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Meet our Community First Responders

Date: 07 June 2022

 

To celebrate this years Volunteers’ Week, three of EEAST’s Community First Responders (CFR’s) talk about what being a CFR means to them. 

 

Alan Cartz

I was invited to a Royal Garden Party by the Lord Lieutenant of Hertfordshire for my voluntary service to the county through my work with St John Ambulance and East of England Ambulance Service NHS Trust. It is such an honour to be recognised for things I do without any expectation of reward or praise, I just like being there for people who need our services at point of crisis in their lives. 

 

Kevin Power

 

Kevin Power, recently completed the Jurassic Coast challenge to raise money for his CFR group. 

He is now up to £1020 in donations. Kevin says ‘I volunteer for 3 reasons; to help take the pressure off the existing resource of emergency care so that what central resource we have can be sent to the most urgent cases, I get great fulfilment from giving back to the community and being there for patients in a timely manner thus relieving anxiety and worry at a time of need, and finally, I really enjoy it!’ 

 

Leigh Caudwell

After I retired from a home office police force, I spent some time working with the Ministry of Defence Police in Essex where I first met some Community First Responders. I saw then how valuable having somebody in the local community, trained to attend various types of medical emergencies, was.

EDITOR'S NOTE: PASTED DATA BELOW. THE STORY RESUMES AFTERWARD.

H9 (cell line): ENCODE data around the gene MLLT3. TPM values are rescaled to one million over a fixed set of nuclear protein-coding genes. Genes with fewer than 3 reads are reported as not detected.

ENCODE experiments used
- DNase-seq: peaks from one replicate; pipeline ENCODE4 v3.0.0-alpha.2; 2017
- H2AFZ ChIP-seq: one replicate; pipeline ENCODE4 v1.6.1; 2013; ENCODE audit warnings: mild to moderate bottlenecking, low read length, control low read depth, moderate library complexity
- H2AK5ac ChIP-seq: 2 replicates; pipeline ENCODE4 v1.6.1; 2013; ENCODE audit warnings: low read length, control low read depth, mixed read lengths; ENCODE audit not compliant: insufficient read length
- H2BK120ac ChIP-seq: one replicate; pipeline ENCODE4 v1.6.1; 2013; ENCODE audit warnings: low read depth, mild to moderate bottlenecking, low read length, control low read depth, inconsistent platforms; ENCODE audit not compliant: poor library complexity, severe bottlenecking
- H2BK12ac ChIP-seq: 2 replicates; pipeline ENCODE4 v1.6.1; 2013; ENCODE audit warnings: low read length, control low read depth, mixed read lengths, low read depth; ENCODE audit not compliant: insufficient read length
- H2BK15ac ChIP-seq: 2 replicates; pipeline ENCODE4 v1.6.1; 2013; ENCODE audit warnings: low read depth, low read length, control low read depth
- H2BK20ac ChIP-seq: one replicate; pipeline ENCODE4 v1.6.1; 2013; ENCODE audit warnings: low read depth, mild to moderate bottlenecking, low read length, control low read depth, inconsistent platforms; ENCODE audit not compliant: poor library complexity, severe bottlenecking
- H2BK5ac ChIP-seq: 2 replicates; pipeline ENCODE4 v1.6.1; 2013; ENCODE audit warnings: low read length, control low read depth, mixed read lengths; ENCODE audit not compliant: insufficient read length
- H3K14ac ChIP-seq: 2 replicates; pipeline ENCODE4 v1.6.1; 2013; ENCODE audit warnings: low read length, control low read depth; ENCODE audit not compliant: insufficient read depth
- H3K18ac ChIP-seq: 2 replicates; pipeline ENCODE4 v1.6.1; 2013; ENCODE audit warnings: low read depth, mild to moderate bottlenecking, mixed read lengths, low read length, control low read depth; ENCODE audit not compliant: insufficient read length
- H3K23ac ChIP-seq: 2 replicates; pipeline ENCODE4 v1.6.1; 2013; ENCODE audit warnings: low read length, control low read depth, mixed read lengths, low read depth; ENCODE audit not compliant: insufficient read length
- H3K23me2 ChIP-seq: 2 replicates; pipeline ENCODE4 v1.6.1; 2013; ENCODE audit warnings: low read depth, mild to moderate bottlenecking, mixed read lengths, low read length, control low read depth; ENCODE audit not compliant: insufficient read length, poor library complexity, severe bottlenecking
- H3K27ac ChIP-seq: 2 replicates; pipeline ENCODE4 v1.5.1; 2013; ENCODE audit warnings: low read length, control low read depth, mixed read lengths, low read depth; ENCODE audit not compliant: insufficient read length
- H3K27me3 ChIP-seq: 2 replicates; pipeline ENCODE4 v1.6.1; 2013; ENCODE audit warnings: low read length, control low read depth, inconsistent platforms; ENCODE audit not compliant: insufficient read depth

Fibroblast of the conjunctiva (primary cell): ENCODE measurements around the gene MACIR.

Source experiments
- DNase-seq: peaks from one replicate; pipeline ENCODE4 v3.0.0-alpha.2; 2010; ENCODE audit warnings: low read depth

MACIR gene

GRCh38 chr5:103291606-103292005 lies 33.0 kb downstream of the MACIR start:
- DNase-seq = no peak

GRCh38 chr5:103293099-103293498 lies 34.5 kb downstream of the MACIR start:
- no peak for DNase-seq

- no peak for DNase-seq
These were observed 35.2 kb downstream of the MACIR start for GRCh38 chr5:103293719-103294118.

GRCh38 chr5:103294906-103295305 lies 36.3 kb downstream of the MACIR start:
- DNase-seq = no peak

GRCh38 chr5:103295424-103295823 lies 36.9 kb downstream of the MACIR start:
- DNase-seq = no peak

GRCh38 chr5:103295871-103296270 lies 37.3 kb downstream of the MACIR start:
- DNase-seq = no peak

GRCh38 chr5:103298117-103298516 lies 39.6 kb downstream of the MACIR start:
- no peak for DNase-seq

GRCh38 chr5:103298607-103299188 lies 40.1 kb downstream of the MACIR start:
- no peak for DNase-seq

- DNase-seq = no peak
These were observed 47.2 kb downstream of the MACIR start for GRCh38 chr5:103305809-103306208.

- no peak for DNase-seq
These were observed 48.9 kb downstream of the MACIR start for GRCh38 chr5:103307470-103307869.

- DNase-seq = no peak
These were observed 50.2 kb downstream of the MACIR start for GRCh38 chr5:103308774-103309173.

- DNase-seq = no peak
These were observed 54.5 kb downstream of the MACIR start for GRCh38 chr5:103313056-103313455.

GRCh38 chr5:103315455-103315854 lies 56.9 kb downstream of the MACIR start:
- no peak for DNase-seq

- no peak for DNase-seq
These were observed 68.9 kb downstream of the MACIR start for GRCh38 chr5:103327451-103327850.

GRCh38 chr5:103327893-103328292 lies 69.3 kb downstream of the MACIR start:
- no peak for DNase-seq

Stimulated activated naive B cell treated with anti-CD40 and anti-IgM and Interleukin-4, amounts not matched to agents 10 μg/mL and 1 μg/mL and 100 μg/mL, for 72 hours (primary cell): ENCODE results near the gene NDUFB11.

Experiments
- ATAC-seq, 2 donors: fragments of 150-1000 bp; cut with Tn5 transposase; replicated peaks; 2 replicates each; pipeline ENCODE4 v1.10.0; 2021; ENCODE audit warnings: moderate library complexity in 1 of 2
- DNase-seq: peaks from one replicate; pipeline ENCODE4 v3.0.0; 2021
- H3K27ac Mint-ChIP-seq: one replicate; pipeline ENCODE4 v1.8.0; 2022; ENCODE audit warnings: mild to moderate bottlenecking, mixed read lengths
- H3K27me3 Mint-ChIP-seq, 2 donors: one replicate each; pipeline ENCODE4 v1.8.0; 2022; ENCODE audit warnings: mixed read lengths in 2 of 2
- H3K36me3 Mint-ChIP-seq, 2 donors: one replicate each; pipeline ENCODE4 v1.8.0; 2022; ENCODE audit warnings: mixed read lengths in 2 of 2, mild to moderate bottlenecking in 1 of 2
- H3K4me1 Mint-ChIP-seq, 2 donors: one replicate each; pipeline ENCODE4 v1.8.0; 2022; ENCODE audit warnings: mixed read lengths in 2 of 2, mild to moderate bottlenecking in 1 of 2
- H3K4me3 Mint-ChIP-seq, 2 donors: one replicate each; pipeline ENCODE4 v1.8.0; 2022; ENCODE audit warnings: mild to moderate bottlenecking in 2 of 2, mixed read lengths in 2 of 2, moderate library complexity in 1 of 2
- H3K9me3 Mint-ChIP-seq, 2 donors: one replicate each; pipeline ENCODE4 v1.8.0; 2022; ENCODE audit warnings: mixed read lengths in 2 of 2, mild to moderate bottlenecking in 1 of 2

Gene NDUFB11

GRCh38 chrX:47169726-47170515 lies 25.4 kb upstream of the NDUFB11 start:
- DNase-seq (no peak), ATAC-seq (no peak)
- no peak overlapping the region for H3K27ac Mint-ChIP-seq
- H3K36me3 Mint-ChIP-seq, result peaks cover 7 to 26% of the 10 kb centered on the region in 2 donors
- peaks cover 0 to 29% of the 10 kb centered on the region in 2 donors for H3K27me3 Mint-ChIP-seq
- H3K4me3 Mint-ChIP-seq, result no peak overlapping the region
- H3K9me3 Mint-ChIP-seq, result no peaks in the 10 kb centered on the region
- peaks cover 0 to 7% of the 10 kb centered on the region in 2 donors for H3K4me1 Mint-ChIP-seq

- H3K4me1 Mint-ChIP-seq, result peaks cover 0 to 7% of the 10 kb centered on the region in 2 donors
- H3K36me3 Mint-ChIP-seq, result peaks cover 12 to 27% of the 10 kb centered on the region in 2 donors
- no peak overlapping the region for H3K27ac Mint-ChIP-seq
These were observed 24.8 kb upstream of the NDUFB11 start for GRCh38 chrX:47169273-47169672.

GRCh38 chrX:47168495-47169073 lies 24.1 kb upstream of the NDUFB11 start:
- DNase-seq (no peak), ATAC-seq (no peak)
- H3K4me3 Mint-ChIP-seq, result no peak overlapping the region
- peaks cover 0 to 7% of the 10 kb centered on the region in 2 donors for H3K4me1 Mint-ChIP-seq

When I ‘retired’ for the second time in 2014 I made contact with EEAST and began the process to become a CFR here in North Norfolk. Once fully qualified I joined the Mundesley first responder group and have continued to respond for and with them since. 

In 2015 I volunteered to assist with the training of new responders, and did so for two reasons; one was to help the new responders become qualified and secondly to make sure that my own skills were fully up to date.  

I respond when I am able, being retired that is quite a lot of the time. The number of calls I attend has grown quite substantially over the last few years, possibly because I am booking on more now than a few years ago.  

In 2015 I attended 80 patients (1700 hours booked on), in 2021 I attended 552 (4600 hours booked on), 26 of those calls were cardiac arrests where I was first on scene most of the time. Of those 26 there are some people now who are still alive who certainly may not have been had a first CFR with equipment and training not been on scene quickly.  

I’ve attended a total of 1650 patients over these last few years (22,000 hours booked on), some may have only needed the reassurance the sight of a uniform brings, others certainly needed some intervention and treatment before the ambulance crews arrived. 

Whatever the call is, it is a great feeling that you have hopefully made someone’s day better, be that the patient, or their family. 

  • Summary:

    To celebrate this years Volunteers’ Week, three of EEAST’s Community First Responders (CFR’s) talk about what being a CFR means to them.